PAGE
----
(I believe) The Bookish Type is approaching its one year anniversary. Any plans to celebrate?
Nicola: We ran our first Pop-Up in May 2019 so will hopefully be celebrating our first anniversary in our new shop. There will be plenty of events going on in the space. We’re not sure if we’ll do some kind of grand opening as both of us are pretty shy.
Ray: We’ll probably just open the door and hope all the bookish queers will wander in.
How do you feel the literary world is doing in terms of queer representation?
Nicola: Pretty good – we’ll certainly have no problem filling up our shop with books by and about queer people. What has been a pleasant surprise is discovering how many YA (young adult) books there are with queer representation. It’s really heartening to know that younger queer readers will now see themselves represented in stories.
Ray: It’s so different from when we were young and looking for those representations. Some of the books I read growing up were so old fashioned, like Enid Blyton, or I had an Agatha Christie phase. It’s great that there are so many books published these days with characters or themes that actually reflect the society we live in.
Any tips on new releases that have/will hit your shop soon?
Ray: There were some real stand out books from 2019 that are coming out soon in (more affordable) paperback such as Paul Takes the Form of a Mortal Girl by Andrew Lawlor, Frankissstein by Jeanette Winterson and Girl, Woman, Other by Bernardine Evaristo.
Nicola: I’m excited about Meg-John Baker’s new book although it isn’t out for a while yet. They spoke at the Leeds LGBT+ Mini Lit Fest last weekend and are such a good writer. I really like how they make fairly academic topics accessible. Their new book is a graphic guide called Sexuality which follows on from the graphic guides they have previously published called Queer and Gender.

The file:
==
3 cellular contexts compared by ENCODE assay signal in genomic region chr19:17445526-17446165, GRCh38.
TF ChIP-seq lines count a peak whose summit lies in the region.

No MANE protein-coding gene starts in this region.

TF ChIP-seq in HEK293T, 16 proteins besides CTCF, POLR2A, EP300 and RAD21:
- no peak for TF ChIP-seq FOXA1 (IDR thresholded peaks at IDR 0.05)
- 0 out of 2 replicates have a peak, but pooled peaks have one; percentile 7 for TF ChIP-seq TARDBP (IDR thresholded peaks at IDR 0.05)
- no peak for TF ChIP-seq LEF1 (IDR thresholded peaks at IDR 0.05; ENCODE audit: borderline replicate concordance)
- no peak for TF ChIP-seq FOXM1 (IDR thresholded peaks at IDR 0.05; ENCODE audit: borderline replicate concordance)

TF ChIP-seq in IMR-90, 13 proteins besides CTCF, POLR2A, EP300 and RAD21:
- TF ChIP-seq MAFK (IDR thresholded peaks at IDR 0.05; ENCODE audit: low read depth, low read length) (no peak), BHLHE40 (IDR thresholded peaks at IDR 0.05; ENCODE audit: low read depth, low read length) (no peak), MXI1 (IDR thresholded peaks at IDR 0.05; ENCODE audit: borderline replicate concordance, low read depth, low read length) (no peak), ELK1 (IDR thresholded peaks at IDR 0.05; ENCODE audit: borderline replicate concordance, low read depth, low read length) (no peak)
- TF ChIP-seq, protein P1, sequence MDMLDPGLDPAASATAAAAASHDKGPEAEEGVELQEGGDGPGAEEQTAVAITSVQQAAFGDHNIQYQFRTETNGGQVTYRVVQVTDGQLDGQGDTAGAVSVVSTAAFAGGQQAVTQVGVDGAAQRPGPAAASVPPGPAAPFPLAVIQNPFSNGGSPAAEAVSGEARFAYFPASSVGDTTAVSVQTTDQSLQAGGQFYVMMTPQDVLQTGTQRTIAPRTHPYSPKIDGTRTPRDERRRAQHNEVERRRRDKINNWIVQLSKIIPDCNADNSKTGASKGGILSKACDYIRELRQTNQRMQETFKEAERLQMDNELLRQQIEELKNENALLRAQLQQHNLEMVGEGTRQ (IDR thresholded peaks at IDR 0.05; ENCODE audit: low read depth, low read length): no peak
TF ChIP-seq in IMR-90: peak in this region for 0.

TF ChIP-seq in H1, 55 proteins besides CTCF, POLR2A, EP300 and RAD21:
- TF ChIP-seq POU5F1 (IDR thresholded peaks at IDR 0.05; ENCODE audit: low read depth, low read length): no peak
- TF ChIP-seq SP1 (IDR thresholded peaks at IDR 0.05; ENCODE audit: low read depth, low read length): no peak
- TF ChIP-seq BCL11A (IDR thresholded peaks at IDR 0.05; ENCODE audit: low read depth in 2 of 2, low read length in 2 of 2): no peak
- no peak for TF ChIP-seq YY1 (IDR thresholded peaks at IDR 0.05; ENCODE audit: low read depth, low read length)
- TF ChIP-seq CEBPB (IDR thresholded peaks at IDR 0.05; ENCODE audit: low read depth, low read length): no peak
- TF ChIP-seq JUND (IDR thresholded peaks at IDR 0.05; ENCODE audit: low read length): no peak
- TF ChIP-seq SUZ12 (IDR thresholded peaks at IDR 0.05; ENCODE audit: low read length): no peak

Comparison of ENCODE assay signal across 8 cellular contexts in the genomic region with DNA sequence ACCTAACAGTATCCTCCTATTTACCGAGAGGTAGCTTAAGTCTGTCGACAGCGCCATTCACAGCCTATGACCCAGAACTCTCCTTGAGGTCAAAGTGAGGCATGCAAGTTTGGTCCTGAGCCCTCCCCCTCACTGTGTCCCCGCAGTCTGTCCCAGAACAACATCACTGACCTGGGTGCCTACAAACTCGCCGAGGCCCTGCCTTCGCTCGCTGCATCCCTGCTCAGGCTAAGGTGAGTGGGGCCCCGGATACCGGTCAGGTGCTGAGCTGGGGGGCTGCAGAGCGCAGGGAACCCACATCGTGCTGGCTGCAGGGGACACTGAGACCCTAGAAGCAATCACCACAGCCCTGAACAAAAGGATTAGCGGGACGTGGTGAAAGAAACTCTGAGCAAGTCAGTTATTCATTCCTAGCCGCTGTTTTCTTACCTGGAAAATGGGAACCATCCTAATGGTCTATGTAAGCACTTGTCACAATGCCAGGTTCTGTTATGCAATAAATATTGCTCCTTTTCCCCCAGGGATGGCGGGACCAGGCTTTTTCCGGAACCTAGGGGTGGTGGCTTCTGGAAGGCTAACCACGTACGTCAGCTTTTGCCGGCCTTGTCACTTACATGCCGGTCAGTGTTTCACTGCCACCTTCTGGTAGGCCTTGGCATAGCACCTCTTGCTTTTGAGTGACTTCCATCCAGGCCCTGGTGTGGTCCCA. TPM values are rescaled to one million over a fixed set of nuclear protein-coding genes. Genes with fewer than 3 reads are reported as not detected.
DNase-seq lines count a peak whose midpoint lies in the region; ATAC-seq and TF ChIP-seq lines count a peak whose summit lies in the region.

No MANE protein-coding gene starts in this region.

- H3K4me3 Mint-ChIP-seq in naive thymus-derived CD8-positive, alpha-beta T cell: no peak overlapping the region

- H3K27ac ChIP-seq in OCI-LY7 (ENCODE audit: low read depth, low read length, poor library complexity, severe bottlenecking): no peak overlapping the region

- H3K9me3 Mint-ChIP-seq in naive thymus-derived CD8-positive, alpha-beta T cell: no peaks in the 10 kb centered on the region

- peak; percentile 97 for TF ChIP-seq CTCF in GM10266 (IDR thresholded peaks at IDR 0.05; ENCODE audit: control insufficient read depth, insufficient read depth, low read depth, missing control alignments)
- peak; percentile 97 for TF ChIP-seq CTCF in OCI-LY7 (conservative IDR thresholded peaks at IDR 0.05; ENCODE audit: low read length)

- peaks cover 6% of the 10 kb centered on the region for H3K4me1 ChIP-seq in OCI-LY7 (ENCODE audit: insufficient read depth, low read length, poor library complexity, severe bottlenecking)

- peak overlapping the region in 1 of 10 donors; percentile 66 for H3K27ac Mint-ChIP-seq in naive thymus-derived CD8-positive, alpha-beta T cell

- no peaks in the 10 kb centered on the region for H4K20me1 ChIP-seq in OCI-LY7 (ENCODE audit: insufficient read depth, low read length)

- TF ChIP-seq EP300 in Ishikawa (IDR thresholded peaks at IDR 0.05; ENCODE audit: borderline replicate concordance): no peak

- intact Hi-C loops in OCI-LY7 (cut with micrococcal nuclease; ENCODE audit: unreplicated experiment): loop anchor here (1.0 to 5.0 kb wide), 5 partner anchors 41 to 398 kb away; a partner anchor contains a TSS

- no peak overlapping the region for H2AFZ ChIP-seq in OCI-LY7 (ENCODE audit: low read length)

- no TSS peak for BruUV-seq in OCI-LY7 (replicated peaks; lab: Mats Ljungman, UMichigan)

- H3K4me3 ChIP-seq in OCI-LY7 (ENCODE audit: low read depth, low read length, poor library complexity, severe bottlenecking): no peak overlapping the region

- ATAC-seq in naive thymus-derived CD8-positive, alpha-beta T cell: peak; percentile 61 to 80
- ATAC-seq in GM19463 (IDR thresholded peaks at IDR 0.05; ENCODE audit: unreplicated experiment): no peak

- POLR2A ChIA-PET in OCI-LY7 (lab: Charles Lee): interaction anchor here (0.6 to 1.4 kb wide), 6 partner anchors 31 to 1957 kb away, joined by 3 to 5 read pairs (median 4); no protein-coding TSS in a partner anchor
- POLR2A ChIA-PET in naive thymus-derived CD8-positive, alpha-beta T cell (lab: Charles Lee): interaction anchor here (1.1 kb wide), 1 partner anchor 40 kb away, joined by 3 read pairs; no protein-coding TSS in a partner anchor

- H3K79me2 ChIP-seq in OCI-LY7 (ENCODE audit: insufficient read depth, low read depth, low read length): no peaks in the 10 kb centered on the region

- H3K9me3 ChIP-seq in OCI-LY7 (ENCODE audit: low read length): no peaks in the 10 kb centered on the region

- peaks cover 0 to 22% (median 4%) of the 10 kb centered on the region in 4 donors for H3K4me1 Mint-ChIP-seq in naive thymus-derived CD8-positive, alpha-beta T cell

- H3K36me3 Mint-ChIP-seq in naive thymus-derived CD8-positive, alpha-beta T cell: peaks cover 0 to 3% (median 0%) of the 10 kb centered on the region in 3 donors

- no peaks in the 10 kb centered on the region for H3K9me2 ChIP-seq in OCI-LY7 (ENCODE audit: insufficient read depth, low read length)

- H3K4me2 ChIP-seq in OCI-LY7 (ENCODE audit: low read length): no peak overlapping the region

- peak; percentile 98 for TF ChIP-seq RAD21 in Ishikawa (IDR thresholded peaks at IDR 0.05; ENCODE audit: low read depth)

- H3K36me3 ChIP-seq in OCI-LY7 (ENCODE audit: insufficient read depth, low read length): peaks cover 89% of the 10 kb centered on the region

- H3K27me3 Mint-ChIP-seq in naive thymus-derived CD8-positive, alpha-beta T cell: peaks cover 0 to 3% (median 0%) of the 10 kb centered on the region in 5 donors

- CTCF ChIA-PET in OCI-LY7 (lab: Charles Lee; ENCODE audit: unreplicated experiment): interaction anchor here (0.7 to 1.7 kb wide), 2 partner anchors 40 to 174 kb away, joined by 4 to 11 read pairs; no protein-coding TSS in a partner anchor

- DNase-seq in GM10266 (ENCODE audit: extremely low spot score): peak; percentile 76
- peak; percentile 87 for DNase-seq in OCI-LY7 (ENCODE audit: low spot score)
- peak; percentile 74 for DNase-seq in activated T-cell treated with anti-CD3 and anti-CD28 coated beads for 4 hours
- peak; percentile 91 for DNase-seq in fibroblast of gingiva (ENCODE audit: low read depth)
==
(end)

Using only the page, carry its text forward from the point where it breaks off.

What are your reading recommendations for LGBTQ+ history month?
Nicola: My all-time favourite book is Tales of the City by Armistead Maupin which came out in 1978. It still feels so relevant even 40+ years later, the idea of queers of all stripes moving to a city to live their best lives. It’s a book with so much heart and one that I have re-read many times since I first read it as a baby queer back in the early 90s.
Ray: I’m currently reading Confessions of the Fox by Jordy Rosenberg. It’s hard to describe the plot but it’s basically a made up bawdy tale of a trans guy named Jack, an 18th century thief and jail breaker, told by a trans academic who has found some manuscripts about Jack. I guess it’s like a less dense and very queer version of a Charles Dickens novel. I’m reading it in time for the next meeting of Queer Book Club Leeds in March. It will be a really interesting discussion as the book is so layered with so many things to talk about.
Where can our readers catch you next?
Ray: We are on tenterhooks waiting for our lease to come through for our new shop. It’s in Leeds city centre and we’ll reveal all once everything is finalised as we don’t want to jinx it!
Nicola: For sure, it feels like it is taking ages for all the paperwork to come through but I am so excited that Leeds is going to have its very own queer community bookshop.
Photo Credit: The Bookish Type